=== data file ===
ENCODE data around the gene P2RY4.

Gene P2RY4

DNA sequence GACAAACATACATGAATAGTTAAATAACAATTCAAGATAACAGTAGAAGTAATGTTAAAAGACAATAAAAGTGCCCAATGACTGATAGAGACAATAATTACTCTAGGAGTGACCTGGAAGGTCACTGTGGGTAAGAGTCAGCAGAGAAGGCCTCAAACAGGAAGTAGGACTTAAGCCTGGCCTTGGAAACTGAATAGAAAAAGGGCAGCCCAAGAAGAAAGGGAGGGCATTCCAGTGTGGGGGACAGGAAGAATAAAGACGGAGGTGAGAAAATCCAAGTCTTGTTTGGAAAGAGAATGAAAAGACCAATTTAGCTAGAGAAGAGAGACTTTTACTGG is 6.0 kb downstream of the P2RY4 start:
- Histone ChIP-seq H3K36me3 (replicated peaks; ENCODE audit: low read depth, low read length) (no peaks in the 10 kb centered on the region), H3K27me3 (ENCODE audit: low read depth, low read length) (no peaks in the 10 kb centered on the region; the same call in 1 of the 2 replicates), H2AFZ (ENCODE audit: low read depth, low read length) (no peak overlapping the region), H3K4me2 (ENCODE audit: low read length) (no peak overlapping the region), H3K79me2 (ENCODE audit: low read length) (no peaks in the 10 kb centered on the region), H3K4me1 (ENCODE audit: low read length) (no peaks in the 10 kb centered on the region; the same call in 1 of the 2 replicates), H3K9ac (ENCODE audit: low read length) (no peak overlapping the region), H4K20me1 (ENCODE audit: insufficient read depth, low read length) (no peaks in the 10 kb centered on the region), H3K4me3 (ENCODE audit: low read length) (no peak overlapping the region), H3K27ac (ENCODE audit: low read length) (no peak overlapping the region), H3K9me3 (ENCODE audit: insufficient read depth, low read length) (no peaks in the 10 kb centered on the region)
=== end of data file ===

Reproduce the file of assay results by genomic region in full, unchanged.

ENCODE data around the gene P2RY4.

Gene P2RY4

DNA sequence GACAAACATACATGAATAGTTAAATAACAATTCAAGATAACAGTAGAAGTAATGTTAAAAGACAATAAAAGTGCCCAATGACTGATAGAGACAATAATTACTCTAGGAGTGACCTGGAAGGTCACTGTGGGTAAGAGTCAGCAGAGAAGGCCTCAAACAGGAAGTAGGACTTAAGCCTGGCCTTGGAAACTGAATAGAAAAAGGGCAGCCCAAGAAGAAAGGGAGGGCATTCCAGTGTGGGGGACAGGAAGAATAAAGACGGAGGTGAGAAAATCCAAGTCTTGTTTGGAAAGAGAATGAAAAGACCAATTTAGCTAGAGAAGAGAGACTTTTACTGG is 6.0 kb downstream of the P2RY4 start:
- Histone ChIP-seq H3K36me3 (replicated peaks; ENCODE audit: low read depth, low read length) (no peaks in the 10 kb centered on the region), H3K27me3 (ENCODE audit: low read depth, low read length) (no peaks in the 10 kb centered on the region; the same call in 1 of the 2 replicates), H2AFZ (ENCODE audit: low read depth, low read length) (no peak overlapping the region), H3K4me2 (ENCODE audit: low read length) (no peak overlapping the region), H3K79me2 (ENCODE audit: low read length) (no peaks in the 10 kb centered on the region), H3K4me1 (ENCODE audit: low read length) (no peaks in the 10 kb centered on the region; the same call in 1 of the 2 replicates), H3K9ac (ENCODE audit: low read length) (no peak overlapping the region), H4K20me1 (ENCODE audit: insufficient read depth, low read length) (no peaks in the 10 kb centered on the region), H3K4me3 (ENCODE audit: low read length) (no peak overlapping the region), H3K27ac (ENCODE audit: low read length) (no peak overlapping the region), H3K9me3 (ENCODE audit: insufficient read depth, low read length) (no peaks in the 10 kb centered on the region)